Agency MBSs are created by one of three agencies: Government National Mortgage Association (known as GNMA or Ginnie Mae), Federal National Mortgage (FNMA or Fannie Mae), and Federal Home Loan Mortgage Corp. (Freddie Mac). While GNMA bonds are backed the U.S. government and have no default risk, Fannie Mae and Freddie Mac have a more complicated backstory. They were both chartered by the U.S. government but have since been privatized. Although they are not guaranteed, the risk of default is negligible.

Private entities like banks can also issue MBSs; these are called non-agency or private-label. They are not guaranteed by the U.S. government and so are riskier.


About 10% of the U.S. bond market is in municipal bonds[vi], also known as munis (pronounced myu-knees). Munis are usually issued by a state or local government. Since only the federal government (technically the Federal Reserve) has the ability to create funds to cover the payments, they have a risk of default that Treasuries do not. Munis can be divided into two broad categories: General Obligation bonds (“G-Os”), and Revenue bonds.

Revenue bonds are repaid by the revenue from a specific tax or fee, like a fuel or hotel tax, or from a levy on a water bill. They are often issued to fund a specific project like a water treatment plant or a bridge, and then repaid through the results of that project, like a fee on the water bill, or a toll on that bridge. General Obligation bonds typically fund an agency’s general account and are repaid through non-specific taxes such as a general sales or property tax.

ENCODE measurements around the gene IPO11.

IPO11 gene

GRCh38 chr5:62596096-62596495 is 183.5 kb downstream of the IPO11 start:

The most interesting aspect of muni bonds is that most of their interest is federally tax free; additionally, the interest earned on a bond in your home state is also likely free from state income taxes. This is a huge benefit to municipalities because they are able to issue bonds at interest rates lower than the rest of the market, thereby decreasing the amount they need to pay to raise funds – which means less taxes/fees/tolls for you.

Next, we’ll cover the two main risks with investing on bonds: In Part 3 we’ll cover credit risk, and in Part 4 we’ll cover interest rate risk, also known as duration risk.

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The views contained herein are not to be taken as an advice or recommendation to buy or sell any investment. Any forecasts, figures, opinions or investment techniques and strategies set out are for information purposes only, based on certain assumptions and current market conditions and are subject to change without previous notice. This material should not be relied upon by you in evaluating the merits of investing in any securities or products mentioned herein. In addition, the Investor should make an independent assessment of the legal, regulatory, tax, credit, and accounting and determine, together with their own professional advisers if any of the investments mentioned herein are suitable to their personal goals. Investors should ensure that they obtain all available relevant information before making any investment.